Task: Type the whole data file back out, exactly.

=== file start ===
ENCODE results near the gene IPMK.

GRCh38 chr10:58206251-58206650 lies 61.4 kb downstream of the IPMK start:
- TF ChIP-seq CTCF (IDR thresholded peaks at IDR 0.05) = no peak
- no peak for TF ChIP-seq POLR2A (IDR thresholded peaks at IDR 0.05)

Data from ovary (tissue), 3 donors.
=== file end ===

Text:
ENCODE results near the gene IPMK.

GRCh38 chr10:58206251-58206650 lies 61.4 kb downstream of the IPMK start:
- TF ChIP-seq CTCF (IDR thresholded peaks at IDR 0.05) = no peak
- no peak for TF ChIP-seq POLR2A (IDR thresholded peaks at IDR 0.05)

Data from ovary (tissue), 3 donors.